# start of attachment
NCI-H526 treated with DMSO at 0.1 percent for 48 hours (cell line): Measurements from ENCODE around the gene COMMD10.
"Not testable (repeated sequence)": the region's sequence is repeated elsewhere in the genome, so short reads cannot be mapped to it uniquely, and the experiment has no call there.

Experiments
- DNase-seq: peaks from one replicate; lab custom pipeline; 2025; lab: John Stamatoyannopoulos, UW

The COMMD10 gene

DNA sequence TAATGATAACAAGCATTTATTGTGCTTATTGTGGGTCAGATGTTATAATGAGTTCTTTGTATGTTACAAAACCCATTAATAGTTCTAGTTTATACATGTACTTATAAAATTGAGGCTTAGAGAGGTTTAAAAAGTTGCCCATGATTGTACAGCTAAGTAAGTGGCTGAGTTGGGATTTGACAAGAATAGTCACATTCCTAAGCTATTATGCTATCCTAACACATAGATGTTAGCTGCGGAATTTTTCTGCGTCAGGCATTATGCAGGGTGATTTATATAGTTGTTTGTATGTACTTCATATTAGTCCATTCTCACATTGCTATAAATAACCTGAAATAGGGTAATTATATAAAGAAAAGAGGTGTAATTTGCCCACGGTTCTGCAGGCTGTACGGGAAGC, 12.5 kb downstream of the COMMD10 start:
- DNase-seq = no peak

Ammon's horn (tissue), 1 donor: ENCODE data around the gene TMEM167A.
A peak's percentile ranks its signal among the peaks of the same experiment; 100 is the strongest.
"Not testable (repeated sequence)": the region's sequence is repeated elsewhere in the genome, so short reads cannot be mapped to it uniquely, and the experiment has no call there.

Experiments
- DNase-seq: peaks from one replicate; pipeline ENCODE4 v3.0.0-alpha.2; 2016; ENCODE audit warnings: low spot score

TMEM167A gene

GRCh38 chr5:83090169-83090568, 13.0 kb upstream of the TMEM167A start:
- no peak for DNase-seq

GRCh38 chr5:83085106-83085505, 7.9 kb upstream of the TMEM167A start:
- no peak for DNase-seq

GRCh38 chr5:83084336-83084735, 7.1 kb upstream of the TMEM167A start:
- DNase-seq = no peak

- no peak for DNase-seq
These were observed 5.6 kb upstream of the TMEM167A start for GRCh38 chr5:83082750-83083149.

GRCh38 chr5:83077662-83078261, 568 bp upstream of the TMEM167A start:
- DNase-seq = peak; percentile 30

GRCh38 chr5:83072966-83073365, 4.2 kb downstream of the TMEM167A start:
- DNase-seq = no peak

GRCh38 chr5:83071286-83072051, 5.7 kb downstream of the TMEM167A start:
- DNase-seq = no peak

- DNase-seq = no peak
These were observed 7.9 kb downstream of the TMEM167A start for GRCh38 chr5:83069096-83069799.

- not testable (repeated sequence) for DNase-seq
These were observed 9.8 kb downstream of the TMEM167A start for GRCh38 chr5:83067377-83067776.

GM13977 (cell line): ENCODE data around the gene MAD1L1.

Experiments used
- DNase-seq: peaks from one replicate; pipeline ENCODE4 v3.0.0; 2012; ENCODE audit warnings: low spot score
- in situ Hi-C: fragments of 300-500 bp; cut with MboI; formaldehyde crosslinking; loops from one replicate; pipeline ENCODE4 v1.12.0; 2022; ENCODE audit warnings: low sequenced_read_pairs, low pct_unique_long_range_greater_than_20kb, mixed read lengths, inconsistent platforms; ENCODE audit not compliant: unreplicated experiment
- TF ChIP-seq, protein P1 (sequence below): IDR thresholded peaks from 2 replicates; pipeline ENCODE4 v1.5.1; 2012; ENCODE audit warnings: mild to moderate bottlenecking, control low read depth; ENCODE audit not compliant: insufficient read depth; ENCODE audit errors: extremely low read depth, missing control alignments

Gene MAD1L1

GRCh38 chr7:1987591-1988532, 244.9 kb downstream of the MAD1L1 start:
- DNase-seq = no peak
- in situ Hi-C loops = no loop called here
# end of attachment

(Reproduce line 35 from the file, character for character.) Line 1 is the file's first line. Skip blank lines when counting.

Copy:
- in situ Hi-C: fragments of 300-500 bp; cut with MboI; formaldehyde crosslinking; loops from one replicate; pipeline ENCODE4 v1.12.0; 2022; ENCODE audit warnings: low sequenced_read_pairs, low pct_unique_long_range_greater_than_20kb, mixed read lengths, inconsistent platforms; ENCODE audit not compliant: unreplicated experiment